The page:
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Sunday, February 13, 2011

Three Simple Yet Awesome Search Tools

I know, I know, you already use Google and to find what you need. But allow me just three minutes of your time to share three sites you're not using yet, but will soon come to love.

Yippy began as a search engine called Clusty (called that because it created clusters of information). While the name hasn't improved much, the site is still as awesome as ever.

What's great about Yippy is that when you enter a term, it attempts to narrow your term in what it calls "clouds" (while still featuring all the resulting sites that match, as seen below).

For example, if you enter "Lord of the Flies," you'll be offered a number of clouds, or clusters, of narrowed down sites including Lord of the Flies Novel, Study Guide, Symbolism, Reviews, Quotes, Lesson Plans, etc.

What's also nice is that Yippy doesn't present inappropriate content, nor will it search for it. I entered "Stone Fox" (meaning the chapter book, not a slang description of a gorgeous woman) into the search window, and Yippy replied: Sorry. Yippy does not allow content of that nature on its cloud. Please try another query. It wasn't until I tried "Stone Fox" and "Novel" that it returned results.

Another way to make Yippy even more functional for students is to have them use it in Wii mode. By replacing the "www" in with "wii," you get a much cleaner, larger interface.

If you always use Google or for word definitions, it's time to break that habit. One Look is a multifunctional dictionary that offers some cool permutations of the normal search task.

As you can see from the screenshot below, it's easy to expand searches to find more than simple definitions. A student writing a poem on the topic "blue" will find the second option helpful, while another student wishing to create a word bank of winter sports words would find the seventh option helpful.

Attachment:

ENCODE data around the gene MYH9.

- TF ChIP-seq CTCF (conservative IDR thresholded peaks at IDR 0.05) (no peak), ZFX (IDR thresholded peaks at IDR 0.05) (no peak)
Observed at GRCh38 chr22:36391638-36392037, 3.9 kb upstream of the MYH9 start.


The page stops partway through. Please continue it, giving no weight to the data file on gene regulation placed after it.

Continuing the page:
I recently used One Look while creating a teacher's guide for Encyclopedia Mythologica: Dragons and Monsters, to be published by Candlewick Press in April of this year. While the book itself offered tons of ideas for lesson extensions, I still wanted to "prime the pump" of my imagination as I brainstormed ideas. I therefore entered the search term *:monster, which returned the following in the first 100 results:

More than enough ideas to get started! And each of course is hyper-linked to a definition.

Another dictionary tool I've come to love is Wordnik. Wordnik provides quick definitions, but also current examples of the word in use on the Internet. Here are some results for the word dragon:

And as they say on television, But wait; there's more! On that same results page you'll also find simple synonyms and antonyms, etymology, plus stats for the word's appearance in print since 1800.

Armed with these resources, I was able to generate more than enough ideas to complete the teacher's guide for Dragons and Monsters. While many of the ideas existed in some form in my head, searching them out in this way allowed me to fine tune what was otherwise just a collection of random thoughts.

How would you use these sites? Are there others you'd recommend instead? Leave a comment below. And if you're interested in Dragons and Monsters, I'll be featuring teaching ideas and related links on my Teach with Picture Books site in March, along with the chance to win one of two copies of the book. Can't wait until then? You might want to check out teaching extensions for the previous title in the trilogy: Encyclopedia Mythologica: Gods and Heroes.


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